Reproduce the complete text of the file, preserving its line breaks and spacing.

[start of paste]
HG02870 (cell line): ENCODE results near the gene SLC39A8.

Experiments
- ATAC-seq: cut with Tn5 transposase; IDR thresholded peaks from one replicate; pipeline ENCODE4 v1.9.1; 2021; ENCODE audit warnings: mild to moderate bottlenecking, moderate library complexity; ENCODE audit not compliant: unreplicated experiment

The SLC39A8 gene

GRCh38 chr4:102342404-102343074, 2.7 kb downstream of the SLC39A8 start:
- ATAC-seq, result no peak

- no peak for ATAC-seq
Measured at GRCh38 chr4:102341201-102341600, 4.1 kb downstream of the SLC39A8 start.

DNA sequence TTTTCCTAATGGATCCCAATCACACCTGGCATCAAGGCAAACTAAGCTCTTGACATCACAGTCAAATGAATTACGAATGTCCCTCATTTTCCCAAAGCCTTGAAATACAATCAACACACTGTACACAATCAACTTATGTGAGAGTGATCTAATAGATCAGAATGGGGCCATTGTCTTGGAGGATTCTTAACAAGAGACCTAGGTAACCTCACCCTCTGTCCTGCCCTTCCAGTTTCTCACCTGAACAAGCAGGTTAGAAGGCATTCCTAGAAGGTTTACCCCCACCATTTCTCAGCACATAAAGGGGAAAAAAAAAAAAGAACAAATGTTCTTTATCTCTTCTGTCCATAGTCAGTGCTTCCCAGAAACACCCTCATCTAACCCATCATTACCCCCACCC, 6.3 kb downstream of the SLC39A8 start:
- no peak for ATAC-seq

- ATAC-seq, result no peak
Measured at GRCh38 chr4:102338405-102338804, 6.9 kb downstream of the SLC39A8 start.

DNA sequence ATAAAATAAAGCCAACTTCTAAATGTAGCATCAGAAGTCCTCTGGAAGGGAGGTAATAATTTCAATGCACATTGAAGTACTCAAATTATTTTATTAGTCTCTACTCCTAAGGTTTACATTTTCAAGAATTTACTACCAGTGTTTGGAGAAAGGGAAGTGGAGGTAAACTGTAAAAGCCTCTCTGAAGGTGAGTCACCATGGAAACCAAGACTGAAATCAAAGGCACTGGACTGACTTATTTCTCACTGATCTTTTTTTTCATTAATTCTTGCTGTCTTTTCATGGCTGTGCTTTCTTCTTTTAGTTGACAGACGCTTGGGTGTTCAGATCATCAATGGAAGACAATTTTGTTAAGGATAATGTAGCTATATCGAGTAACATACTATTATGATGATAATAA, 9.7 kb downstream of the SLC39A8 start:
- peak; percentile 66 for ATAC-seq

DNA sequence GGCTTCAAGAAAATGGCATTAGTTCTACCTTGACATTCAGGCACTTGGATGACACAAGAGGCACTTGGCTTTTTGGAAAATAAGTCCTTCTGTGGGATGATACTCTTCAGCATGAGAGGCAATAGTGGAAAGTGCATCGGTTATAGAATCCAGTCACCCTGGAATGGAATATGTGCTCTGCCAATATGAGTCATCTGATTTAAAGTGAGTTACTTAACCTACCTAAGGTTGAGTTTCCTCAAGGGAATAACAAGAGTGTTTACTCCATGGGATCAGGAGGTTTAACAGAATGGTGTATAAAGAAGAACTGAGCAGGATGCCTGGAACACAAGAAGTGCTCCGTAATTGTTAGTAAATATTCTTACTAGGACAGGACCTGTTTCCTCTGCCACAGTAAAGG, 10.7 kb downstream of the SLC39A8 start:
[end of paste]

HG02870 (cell line): ENCODE results near the gene SLC39A8.

Experiments
- ATAC-seq: cut with Tn5 transposase; IDR thresholded peaks from one replicate; pipeline ENCODE4 v1.9.1; 2021; ENCODE audit warnings: mild to moderate bottlenecking, moderate library complexity; ENCODE audit not compliant: unreplicated experiment

The SLC39A8 gene

GRCh38 chr4:102342404-102343074, 2.7 kb downstream of the SLC39A8 start:
- ATAC-seq, result no peak

- no peak for ATAC-seq
Measured at GRCh38 chr4:102341201-102341600, 4.1 kb downstream of the SLC39A8 start.

DNA sequence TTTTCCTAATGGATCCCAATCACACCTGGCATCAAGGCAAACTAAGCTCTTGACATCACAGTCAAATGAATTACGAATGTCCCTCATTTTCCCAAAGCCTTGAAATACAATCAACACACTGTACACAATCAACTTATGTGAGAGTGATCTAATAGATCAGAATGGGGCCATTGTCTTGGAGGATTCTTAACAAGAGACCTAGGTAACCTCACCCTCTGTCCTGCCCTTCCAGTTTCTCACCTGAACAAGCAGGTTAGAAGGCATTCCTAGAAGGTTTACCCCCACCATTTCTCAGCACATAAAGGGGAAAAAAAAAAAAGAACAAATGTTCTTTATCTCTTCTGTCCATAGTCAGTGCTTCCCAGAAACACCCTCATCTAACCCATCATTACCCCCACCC, 6.3 kb downstream of the SLC39A8 start:
- no peak for ATAC-seq

- ATAC-seq, result no peak
Measured at GRCh38 chr4:102338405-102338804, 6.9 kb downstream of the SLC39A8 start.

DNA sequence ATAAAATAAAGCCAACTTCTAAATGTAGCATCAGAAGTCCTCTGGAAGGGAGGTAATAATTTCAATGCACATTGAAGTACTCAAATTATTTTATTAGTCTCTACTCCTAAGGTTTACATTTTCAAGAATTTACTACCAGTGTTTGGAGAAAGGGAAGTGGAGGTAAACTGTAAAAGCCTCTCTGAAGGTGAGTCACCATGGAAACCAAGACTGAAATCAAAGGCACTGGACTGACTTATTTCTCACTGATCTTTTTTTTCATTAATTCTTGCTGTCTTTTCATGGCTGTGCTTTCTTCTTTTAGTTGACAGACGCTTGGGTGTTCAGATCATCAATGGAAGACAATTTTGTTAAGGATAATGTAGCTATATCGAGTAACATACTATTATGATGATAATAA, 9.7 kb downstream of the SLC39A8 start:
- peak; percentile 66 for ATAC-seq

DNA sequence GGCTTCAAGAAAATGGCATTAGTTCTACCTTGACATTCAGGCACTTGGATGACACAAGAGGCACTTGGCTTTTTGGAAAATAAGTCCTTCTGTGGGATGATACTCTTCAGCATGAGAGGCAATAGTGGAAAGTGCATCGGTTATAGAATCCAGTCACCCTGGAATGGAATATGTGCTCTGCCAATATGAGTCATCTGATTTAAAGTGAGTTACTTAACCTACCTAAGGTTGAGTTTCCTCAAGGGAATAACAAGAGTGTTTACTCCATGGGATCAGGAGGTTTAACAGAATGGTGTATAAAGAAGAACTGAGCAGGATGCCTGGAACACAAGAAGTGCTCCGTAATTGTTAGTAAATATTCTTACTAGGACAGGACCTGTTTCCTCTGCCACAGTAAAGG, 10.7 kb downstream of the SLC39A8 start: